Byron was born in 1788, and first sprang into notice as the author of English Bards and Scotch Reviewers, a fierce and bitter reply to critics who had disparaged his first essay in poetry. This satire appeared in 1809, when he was just of age, after which he travelled with Hobhouse, and it was not until 1812 that he "woke to find himself famous," on publishing the first two cantos of Childe Harold. During the next three years, he poured forth a succession of characteristic poems, including the Giaour, the Bride of Abydos, the Corsair, Lara, and the Siege of Corinth. His later work was of a more finished order, including the remaining cantos of Childe Harold, Manfred, Cain, and Mazeppa, and when he died at Mesolongi in 1824, he left unfinished what is, in some ways, the most remarkable of his works, Don Juan. Long before his death he had become the prophet and hero of a pseudo-romantic school, composed of young Englishmen dazzled by his intellectual brilliancy, and attracted rather than repelled by a certain Satanic taint in his moral sentiments. But he also won the admiration of Goethe, and the reaction against his fame in a later generation is as exaggerated as the idolatry of which he was the object under the regency. His morbid egotism, his stormy rhetoric, and his meretricious exaltation of passion, have lost their magical effect, but his poetical gifts would have commanded homage in any age. The message which he professed to deliver was a false message, but few poets have surpassed him in daring vigour of imagination, in descriptive force, in wit, or in pathos. His style was eminently such as to invite imitation, yet no one has successfully imitated him. Had he been a better man, and had his life been prolonged, he might perhaps have towered above his literary contemporaries as Napoleon did among the generals and rulers of Europe.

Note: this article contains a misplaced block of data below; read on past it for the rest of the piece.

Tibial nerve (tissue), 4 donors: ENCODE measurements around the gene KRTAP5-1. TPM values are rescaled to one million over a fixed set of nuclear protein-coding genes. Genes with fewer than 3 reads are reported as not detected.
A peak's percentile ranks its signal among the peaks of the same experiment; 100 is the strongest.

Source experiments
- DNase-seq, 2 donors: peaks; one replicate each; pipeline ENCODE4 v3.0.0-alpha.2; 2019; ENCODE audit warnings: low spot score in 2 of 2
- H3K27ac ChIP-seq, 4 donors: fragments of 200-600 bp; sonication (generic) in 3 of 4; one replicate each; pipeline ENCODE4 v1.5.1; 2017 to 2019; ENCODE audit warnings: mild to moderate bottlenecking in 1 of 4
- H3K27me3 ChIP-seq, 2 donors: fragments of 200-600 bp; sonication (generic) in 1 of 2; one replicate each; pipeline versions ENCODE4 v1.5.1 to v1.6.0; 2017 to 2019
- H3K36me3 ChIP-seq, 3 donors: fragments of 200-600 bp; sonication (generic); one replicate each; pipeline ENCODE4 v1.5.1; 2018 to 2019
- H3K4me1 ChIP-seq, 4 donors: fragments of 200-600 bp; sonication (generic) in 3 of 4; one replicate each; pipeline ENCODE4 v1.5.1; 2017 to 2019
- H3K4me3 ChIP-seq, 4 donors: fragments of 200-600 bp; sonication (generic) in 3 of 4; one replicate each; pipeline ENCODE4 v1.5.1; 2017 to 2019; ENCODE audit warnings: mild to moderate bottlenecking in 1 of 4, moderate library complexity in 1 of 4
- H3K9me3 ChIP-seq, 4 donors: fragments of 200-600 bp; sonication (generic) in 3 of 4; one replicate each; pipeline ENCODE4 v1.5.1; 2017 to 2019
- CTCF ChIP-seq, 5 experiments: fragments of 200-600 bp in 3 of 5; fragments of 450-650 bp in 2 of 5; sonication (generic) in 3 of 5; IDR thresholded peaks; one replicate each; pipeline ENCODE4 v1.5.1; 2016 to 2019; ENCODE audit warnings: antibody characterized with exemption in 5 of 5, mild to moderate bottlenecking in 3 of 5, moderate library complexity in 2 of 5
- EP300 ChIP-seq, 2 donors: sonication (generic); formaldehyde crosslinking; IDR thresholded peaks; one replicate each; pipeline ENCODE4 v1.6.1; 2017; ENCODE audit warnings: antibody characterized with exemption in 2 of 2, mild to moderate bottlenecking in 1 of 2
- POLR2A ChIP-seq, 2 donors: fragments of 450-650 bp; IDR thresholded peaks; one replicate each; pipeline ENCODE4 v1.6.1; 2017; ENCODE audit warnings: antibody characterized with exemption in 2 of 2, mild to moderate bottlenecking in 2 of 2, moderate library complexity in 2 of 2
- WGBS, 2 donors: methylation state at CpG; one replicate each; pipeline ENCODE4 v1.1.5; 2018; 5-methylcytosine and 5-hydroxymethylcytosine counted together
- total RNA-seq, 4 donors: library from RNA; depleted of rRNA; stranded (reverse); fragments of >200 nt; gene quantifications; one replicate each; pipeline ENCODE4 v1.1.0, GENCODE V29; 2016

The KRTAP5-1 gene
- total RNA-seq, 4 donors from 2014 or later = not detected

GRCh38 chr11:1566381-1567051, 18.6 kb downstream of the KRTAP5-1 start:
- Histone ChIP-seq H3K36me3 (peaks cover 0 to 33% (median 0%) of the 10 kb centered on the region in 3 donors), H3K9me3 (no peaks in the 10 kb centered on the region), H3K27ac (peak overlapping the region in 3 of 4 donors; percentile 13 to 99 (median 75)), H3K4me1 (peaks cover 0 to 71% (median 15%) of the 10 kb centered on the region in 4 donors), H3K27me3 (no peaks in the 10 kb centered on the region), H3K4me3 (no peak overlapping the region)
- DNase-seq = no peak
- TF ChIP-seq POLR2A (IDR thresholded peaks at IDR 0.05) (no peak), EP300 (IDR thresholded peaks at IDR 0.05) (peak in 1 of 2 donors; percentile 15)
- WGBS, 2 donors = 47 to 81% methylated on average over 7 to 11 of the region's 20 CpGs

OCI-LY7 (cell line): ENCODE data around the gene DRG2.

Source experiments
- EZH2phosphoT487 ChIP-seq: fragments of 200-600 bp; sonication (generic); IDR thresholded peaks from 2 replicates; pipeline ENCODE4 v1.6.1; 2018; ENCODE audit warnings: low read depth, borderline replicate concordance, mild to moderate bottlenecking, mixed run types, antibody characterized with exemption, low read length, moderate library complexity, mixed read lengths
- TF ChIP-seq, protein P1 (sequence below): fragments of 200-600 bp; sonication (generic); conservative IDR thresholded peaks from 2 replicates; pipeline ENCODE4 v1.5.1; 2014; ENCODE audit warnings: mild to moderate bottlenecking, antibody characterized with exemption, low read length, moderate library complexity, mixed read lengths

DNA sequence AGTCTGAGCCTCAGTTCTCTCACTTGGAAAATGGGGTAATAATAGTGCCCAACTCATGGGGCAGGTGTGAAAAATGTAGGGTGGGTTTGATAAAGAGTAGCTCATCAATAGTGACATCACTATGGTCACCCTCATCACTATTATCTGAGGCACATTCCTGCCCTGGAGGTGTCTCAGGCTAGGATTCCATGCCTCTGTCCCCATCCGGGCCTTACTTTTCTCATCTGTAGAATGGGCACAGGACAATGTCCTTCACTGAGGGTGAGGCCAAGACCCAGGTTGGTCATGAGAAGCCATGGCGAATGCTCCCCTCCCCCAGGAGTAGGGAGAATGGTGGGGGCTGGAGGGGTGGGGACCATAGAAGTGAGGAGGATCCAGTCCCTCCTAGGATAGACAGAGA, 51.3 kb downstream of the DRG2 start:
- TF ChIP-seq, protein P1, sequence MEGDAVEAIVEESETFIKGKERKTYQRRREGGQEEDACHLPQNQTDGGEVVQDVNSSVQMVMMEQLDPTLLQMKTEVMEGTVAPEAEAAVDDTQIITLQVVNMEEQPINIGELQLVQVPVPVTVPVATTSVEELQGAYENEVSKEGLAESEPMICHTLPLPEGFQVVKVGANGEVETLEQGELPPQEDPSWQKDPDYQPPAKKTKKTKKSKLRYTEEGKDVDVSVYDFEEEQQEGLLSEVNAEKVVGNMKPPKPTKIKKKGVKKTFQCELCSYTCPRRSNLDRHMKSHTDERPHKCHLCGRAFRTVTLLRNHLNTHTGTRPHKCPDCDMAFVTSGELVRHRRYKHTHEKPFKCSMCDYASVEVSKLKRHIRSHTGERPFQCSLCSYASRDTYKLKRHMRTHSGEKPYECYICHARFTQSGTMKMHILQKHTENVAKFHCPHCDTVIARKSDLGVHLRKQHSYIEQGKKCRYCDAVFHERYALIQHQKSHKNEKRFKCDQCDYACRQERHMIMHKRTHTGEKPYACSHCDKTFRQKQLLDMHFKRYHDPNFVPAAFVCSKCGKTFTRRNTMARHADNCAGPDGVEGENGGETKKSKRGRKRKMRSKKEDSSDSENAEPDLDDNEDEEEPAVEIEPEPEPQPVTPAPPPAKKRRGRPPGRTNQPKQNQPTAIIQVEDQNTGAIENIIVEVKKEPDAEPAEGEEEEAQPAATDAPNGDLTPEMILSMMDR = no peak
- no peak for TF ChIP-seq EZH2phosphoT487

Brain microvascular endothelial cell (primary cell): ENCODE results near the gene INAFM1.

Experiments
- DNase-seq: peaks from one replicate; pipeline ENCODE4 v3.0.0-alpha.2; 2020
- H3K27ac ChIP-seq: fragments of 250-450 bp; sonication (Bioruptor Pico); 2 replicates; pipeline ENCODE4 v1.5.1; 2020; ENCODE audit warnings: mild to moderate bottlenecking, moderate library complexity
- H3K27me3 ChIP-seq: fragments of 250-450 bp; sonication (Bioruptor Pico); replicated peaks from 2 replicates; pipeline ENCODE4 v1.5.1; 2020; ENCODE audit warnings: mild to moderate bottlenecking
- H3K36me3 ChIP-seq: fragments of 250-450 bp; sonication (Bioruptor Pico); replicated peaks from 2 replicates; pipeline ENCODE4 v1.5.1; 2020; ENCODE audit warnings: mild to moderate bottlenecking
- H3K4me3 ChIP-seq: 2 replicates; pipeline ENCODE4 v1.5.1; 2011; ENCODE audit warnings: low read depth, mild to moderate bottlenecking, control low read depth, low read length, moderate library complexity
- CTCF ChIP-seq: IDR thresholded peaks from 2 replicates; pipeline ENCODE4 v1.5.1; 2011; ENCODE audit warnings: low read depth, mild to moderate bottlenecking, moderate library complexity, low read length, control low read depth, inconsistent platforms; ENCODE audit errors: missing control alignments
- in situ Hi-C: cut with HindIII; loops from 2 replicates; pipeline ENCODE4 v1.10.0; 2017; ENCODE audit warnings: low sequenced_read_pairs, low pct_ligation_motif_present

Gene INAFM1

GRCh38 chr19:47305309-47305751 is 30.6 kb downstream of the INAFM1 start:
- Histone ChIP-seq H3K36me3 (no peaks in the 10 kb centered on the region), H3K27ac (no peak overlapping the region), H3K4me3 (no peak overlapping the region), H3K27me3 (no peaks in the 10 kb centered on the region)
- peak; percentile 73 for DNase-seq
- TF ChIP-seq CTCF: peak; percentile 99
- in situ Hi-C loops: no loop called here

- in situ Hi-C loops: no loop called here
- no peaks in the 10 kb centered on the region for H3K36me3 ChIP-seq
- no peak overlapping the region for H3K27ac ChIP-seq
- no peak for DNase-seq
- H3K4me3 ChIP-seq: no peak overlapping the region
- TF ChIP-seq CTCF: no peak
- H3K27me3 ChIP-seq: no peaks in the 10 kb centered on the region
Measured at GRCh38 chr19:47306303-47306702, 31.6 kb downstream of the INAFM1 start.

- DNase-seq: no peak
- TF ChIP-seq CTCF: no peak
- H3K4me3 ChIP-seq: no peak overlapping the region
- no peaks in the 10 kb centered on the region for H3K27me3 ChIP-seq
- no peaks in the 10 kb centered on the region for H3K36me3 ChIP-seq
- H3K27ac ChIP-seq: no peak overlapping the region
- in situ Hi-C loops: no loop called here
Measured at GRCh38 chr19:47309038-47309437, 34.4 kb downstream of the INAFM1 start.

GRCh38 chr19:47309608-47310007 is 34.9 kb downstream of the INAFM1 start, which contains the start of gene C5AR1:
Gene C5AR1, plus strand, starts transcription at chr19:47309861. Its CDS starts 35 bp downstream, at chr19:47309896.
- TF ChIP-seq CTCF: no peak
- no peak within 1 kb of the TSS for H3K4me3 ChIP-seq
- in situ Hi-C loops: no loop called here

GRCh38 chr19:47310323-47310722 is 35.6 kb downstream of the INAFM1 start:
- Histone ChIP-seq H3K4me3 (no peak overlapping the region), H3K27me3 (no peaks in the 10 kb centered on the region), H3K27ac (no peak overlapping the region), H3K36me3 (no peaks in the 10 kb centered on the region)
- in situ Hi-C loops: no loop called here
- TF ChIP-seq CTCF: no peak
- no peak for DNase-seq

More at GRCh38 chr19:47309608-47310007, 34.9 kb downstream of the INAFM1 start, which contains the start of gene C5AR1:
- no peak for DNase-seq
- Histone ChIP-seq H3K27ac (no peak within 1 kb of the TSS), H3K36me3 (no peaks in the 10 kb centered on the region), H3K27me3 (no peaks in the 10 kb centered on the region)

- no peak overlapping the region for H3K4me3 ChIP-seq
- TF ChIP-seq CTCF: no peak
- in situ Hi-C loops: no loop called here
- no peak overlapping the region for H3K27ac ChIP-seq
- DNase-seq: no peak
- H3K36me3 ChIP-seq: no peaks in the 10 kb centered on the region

[Pageheading: KEATS, SHELLEY, TENNYSON.]